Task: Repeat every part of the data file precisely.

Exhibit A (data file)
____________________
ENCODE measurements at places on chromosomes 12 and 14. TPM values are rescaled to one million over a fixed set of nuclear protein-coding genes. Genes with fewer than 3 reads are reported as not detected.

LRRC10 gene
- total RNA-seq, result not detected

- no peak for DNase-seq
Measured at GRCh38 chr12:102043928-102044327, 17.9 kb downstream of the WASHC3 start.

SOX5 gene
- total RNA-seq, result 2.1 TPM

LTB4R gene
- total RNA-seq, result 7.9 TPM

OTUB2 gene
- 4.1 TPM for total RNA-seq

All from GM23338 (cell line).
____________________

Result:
ENCODE measurements at places on chromosomes 12 and 14. TPM values are rescaled to one million over a fixed set of nuclear protein-coding genes. Genes with fewer than 3 reads are reported as not detected.

LRRC10 gene
- total RNA-seq, result not detected

- no peak for DNase-seq
Measured at GRCh38 chr12:102043928-102044327, 17.9 kb downstream of the WASHC3 start.

SOX5 gene
- total RNA-seq, result 2.1 TPM

LTB4R gene
- total RNA-seq, result 7.9 TPM

OTUB2 gene
- 4.1 TPM for total RNA-seq

All from GM23338 (cell line).